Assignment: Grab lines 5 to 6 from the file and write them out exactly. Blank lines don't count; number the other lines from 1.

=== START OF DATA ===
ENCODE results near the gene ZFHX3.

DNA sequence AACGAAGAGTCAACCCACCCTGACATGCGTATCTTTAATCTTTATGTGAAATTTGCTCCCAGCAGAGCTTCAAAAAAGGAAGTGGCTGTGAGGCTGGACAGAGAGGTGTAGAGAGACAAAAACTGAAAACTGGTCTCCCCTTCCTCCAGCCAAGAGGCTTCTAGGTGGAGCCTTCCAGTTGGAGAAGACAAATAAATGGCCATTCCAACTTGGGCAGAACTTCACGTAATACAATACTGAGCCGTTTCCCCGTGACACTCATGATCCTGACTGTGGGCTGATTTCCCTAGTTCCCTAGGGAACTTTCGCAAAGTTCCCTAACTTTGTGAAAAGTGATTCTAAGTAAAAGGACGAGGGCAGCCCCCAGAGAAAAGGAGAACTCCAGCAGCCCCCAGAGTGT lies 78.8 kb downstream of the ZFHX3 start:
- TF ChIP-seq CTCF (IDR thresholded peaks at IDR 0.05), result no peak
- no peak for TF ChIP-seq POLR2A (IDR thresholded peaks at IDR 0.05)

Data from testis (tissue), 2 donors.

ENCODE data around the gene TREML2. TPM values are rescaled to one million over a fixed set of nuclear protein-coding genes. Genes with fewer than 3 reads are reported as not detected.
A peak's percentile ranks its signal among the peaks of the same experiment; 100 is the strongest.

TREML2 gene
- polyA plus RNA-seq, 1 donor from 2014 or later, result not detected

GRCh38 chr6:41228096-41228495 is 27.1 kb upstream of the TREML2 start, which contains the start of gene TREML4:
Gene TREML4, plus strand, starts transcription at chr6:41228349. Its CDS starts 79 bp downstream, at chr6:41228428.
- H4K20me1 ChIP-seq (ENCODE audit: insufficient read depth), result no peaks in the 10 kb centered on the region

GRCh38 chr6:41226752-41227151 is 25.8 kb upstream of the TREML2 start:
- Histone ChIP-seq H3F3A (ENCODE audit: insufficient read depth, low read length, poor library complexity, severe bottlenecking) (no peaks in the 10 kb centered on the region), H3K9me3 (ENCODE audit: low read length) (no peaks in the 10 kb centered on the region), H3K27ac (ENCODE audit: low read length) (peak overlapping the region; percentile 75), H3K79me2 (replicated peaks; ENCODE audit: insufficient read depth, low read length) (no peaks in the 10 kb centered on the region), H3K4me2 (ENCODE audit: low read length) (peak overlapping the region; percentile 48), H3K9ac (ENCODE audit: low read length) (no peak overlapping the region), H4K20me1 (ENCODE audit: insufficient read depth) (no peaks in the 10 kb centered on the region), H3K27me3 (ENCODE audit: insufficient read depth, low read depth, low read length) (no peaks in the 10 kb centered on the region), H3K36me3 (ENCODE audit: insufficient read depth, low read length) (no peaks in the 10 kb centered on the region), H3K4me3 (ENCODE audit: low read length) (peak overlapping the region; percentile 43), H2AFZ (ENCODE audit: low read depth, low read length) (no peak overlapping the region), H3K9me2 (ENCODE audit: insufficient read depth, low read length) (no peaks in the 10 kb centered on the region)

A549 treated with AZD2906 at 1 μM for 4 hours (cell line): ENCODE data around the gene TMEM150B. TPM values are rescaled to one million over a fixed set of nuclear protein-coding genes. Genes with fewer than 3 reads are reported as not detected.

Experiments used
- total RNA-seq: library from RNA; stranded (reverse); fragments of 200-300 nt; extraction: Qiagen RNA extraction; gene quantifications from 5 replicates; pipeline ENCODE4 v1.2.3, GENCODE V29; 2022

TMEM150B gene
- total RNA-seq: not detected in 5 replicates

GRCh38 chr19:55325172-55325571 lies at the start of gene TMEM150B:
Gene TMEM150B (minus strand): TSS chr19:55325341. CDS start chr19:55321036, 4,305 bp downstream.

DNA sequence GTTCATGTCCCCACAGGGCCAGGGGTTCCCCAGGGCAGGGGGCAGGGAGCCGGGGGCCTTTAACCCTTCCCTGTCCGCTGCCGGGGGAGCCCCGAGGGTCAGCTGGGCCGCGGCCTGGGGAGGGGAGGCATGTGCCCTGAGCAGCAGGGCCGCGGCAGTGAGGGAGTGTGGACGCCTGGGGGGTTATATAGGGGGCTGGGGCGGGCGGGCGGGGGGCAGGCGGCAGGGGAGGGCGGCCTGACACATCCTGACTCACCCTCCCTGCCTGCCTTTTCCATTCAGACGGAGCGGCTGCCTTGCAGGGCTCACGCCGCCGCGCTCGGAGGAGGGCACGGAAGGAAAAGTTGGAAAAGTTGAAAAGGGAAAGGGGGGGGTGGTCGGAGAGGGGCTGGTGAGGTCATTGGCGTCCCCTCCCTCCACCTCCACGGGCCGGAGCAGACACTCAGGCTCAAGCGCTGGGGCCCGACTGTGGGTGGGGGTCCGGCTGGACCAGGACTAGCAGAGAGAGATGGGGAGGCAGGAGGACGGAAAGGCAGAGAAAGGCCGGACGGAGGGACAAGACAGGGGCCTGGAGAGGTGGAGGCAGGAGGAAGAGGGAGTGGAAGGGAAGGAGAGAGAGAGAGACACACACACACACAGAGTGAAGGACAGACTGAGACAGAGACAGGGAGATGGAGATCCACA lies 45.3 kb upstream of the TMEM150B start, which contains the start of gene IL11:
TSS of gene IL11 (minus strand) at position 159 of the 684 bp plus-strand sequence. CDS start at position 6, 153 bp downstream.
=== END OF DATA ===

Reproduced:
Data from testis (tissue), 2 donors.

ENCODE data around the gene TREML2. TPM values are rescaled to one million over a fixed set of nuclear protein-coding genes. Genes with fewer than 3 reads are reported as not detected.